Iranian director Abbas Kiarostami, who's been making movies for some time, presents an intelligent alternative to HBO's "Taxicab Confessions" in this film, as he mounts two cameras inside a taxi in Teheran and follows a handsome woman behind the wheel, (played by the stunning Mania Akban) in her encounters with the cab's passengers, one of whom is her estranged young son. In just over an hour and a half, Kiarostami effectively coveys the stresses Iranian women confront today in their country's uneasy accommodation to Islamic imperatives in the post-Talaban era.
Although Akban's character speaks with a bravura that matches her secular, liberal appetites, the dialogues with the women in her cab display the deeply conservative cultural and religious undercurrents in contemporary Iranian life. Tellingly, the only male the audience encounters is Akban's pre-adolescent son, whose attitude towards his mother speaks volumes about the advantages the male of the species still has in Iran today, despite the country's apparently impressive swing towards modernity since the days of totalitarian social control instituted by the ayatollahs. Even the most ostensibly modern women in this film find it impossible to define themselves without reference to the men in their lives.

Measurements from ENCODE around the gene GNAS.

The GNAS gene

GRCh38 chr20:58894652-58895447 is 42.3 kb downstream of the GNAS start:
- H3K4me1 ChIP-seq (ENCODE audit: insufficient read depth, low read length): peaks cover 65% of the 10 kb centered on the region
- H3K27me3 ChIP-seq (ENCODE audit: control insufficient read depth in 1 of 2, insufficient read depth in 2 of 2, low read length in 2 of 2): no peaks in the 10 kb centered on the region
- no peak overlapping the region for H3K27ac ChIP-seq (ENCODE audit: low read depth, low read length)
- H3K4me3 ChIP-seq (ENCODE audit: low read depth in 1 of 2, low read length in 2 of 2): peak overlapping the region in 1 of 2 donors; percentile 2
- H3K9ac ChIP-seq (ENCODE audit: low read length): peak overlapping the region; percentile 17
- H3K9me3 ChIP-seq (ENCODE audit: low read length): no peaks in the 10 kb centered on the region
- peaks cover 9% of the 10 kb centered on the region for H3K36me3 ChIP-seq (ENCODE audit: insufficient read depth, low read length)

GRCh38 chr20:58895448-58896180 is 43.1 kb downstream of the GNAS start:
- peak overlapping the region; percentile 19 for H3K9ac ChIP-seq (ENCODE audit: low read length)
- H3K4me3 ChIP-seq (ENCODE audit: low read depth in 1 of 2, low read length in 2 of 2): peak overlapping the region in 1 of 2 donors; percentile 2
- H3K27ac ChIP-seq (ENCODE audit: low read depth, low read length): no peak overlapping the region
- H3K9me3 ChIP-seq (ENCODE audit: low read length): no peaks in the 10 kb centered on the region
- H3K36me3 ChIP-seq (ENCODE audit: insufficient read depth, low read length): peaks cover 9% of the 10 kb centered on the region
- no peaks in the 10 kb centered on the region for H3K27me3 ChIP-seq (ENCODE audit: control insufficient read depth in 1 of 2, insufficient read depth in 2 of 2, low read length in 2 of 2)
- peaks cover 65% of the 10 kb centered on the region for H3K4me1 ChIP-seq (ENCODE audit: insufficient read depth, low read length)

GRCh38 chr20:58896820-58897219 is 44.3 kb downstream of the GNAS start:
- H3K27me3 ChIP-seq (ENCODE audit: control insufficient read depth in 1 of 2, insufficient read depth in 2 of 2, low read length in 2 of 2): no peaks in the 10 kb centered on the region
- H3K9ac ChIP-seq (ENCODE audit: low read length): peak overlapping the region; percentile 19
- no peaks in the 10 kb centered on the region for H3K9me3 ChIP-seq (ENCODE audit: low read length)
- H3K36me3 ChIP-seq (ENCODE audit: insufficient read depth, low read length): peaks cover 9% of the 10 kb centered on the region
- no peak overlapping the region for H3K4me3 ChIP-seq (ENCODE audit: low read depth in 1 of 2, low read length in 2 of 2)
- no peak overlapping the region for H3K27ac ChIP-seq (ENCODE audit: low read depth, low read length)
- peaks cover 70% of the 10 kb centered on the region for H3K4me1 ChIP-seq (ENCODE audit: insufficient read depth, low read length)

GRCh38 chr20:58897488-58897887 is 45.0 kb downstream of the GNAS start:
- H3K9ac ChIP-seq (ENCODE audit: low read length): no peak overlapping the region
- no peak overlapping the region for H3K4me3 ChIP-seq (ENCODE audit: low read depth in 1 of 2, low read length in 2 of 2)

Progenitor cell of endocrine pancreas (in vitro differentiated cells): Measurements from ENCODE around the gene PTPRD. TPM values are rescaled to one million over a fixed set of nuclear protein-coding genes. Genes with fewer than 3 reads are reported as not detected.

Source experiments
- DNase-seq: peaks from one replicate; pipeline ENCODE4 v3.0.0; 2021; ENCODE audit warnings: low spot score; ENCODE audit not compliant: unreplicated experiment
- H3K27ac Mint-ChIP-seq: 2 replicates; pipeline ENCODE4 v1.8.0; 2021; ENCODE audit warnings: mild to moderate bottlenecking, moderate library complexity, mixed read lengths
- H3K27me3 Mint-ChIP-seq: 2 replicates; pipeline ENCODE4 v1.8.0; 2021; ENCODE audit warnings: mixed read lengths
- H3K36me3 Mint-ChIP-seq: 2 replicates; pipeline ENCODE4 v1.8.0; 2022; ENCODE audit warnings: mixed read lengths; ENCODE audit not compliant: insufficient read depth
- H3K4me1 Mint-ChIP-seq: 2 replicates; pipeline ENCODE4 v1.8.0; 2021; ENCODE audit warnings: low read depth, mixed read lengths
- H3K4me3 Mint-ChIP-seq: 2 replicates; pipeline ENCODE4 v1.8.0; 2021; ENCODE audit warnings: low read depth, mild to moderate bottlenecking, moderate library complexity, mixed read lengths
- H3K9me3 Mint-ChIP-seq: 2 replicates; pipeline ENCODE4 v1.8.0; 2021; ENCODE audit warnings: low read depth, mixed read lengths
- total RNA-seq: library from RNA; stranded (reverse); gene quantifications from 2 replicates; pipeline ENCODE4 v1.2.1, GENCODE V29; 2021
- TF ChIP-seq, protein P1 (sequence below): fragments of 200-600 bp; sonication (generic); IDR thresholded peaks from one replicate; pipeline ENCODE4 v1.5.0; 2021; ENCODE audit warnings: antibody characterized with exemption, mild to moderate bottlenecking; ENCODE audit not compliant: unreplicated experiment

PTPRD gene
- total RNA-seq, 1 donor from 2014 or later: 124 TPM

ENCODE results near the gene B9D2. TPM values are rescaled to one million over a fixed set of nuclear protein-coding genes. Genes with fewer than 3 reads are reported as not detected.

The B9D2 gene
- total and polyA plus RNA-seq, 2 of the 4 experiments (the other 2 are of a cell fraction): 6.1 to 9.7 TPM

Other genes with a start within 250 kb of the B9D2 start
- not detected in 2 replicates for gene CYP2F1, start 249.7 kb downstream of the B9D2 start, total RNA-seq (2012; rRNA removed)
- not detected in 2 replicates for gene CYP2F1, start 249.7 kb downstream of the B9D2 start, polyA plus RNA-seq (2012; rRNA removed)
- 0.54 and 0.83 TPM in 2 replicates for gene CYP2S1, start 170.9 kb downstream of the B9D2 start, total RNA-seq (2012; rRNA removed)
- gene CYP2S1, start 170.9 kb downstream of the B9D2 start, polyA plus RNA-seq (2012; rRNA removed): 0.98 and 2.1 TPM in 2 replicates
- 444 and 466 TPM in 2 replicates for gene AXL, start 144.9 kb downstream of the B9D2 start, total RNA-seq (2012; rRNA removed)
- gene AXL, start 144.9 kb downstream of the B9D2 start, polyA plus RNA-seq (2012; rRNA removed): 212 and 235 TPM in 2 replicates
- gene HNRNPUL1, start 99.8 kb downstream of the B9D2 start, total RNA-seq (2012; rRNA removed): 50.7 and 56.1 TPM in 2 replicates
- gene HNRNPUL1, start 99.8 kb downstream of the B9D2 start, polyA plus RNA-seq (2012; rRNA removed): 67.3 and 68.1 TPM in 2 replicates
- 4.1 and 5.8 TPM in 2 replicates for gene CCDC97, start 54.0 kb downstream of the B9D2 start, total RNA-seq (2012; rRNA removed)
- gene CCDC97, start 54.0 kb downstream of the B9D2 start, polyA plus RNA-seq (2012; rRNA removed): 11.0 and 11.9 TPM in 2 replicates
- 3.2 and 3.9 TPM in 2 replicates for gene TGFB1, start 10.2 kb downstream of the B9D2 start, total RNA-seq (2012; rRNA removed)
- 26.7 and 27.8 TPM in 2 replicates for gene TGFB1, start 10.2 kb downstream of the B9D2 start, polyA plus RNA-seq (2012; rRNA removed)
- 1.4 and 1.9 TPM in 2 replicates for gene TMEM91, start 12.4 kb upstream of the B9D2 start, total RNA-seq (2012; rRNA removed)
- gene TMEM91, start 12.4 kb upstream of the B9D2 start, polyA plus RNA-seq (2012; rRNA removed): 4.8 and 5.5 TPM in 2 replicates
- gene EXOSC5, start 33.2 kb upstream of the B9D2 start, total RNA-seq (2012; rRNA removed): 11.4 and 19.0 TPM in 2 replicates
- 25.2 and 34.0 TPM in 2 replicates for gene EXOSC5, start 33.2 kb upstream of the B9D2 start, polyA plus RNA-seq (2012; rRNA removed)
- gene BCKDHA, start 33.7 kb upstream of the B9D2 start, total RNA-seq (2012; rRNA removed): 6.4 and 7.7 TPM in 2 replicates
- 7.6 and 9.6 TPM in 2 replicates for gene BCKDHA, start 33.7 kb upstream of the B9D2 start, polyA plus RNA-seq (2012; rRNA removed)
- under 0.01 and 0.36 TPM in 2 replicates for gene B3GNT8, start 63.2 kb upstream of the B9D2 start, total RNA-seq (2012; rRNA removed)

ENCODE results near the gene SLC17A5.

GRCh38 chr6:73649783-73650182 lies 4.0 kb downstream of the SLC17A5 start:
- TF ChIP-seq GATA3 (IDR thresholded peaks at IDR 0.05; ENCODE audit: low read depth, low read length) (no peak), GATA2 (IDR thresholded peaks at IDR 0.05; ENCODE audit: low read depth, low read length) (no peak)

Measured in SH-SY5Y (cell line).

The Verdict? A "small" film, covering a vast subject.Jake's Takes comments powered by Disqus